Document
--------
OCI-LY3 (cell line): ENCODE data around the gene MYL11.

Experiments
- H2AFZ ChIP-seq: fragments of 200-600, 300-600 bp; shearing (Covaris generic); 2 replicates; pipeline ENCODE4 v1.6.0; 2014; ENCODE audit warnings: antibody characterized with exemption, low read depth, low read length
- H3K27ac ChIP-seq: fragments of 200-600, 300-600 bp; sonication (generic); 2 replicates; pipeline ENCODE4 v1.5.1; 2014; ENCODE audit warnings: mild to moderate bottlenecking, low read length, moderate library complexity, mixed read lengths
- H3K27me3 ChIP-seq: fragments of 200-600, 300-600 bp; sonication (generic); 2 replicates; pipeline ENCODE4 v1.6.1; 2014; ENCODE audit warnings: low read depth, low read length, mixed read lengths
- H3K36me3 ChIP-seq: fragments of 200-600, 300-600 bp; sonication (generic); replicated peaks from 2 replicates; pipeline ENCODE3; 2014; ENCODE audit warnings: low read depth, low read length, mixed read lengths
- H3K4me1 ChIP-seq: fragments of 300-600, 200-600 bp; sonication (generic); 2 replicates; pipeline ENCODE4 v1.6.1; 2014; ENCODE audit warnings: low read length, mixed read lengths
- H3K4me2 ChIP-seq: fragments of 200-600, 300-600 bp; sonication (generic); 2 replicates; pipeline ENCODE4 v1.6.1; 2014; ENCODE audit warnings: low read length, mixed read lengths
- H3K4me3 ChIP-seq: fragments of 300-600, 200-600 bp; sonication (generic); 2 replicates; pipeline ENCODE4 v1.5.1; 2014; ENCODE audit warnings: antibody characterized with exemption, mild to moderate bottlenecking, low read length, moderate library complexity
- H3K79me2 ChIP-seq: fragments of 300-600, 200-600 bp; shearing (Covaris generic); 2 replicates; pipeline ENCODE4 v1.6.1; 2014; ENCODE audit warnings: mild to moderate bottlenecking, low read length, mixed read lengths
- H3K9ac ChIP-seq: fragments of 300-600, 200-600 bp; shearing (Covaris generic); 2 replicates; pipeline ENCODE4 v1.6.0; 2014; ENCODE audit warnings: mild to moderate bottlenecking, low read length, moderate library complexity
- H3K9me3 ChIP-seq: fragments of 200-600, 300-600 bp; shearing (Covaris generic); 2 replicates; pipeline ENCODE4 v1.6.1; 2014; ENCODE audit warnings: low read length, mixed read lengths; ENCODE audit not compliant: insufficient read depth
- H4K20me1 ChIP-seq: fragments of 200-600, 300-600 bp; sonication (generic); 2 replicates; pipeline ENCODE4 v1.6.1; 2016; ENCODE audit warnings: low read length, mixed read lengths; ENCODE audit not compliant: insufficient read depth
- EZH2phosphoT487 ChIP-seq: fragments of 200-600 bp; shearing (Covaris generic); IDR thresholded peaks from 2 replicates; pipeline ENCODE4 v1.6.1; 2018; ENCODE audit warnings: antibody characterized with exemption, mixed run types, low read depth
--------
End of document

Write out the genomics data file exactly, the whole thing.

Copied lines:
OCI-LY3 (cell line): ENCODE data around the gene MYL11.

Experiments
- H2AFZ ChIP-seq: fragments of 200-600, 300-600 bp; shearing (Covaris generic); 2 replicates; pipeline ENCODE4 v1.6.0; 2014; ENCODE audit warnings: antibody characterized with exemption, low read depth, low read length
- H3K27ac ChIP-seq: fragments of 200-600, 300-600 bp; sonication (generic); 2 replicates; pipeline ENCODE4 v1.5.1; 2014; ENCODE audit warnings: mild to moderate bottlenecking, low read length, moderate library complexity, mixed read lengths
- H3K27me3 ChIP-seq: fragments of 200-600, 300-600 bp; sonication (generic); 2 replicates; pipeline ENCODE4 v1.6.1; 2014; ENCODE audit warnings: low read depth, low read length, mixed read lengths
- H3K36me3 ChIP-seq: fragments of 200-600, 300-600 bp; sonication (generic); replicated peaks from 2 replicates; pipeline ENCODE3; 2014; ENCODE audit warnings: low read depth, low read length, mixed read lengths
- H3K4me1 ChIP-seq: fragments of 300-600, 200-600 bp; sonication (generic); 2 replicates; pipeline ENCODE4 v1.6.1; 2014; ENCODE audit warnings: low read length, mixed read lengths
- H3K4me2 ChIP-seq: fragments of 200-600, 300-600 bp; sonication (generic); 2 replicates; pipeline ENCODE4 v1.6.1; 2014; ENCODE audit warnings: low read length, mixed read lengths
- H3K4me3 ChIP-seq: fragments of 300-600, 200-600 bp; sonication (generic); 2 replicates; pipeline ENCODE4 v1.5.1; 2014; ENCODE audit warnings: antibody characterized with exemption, mild to moderate bottlenecking, low read length, moderate library complexity
- H3K79me2 ChIP-seq: fragments of 300-600, 200-600 bp; shearing (Covaris generic); 2 replicates; pipeline ENCODE4 v1.6.1; 2014; ENCODE audit warnings: mild to moderate bottlenecking, low read length, mixed read lengths
- H3K9ac ChIP-seq: fragments of 300-600, 200-600 bp; shearing (Covaris generic); 2 replicates; pipeline ENCODE4 v1.6.0; 2014; ENCODE audit warnings: mild to moderate bottlenecking, low read length, moderate library complexity
- H3K9me3 ChIP-seq: fragments of 200-600, 300-600 bp; shearing (Covaris generic); 2 replicates; pipeline ENCODE4 v1.6.1; 2014; ENCODE audit warnings: low read length, mixed read lengths; ENCODE audit not compliant: insufficient read depth
- H4K20me1 ChIP-seq: fragments of 200-600, 300-600 bp; sonication (generic); 2 replicates; pipeline ENCODE4 v1.6.1; 2016; ENCODE audit warnings: low read length, mixed read lengths; ENCODE audit not compliant: insufficient read depth
- EZH2phosphoT487 ChIP-seq: fragments of 200-600 bp; shearing (Covaris generic); IDR thresholded peaks from 2 replicates; pipeline ENCODE4 v1.6.1; 2018; ENCODE audit warnings: antibody characterized with exemption, mixed run types, low read depth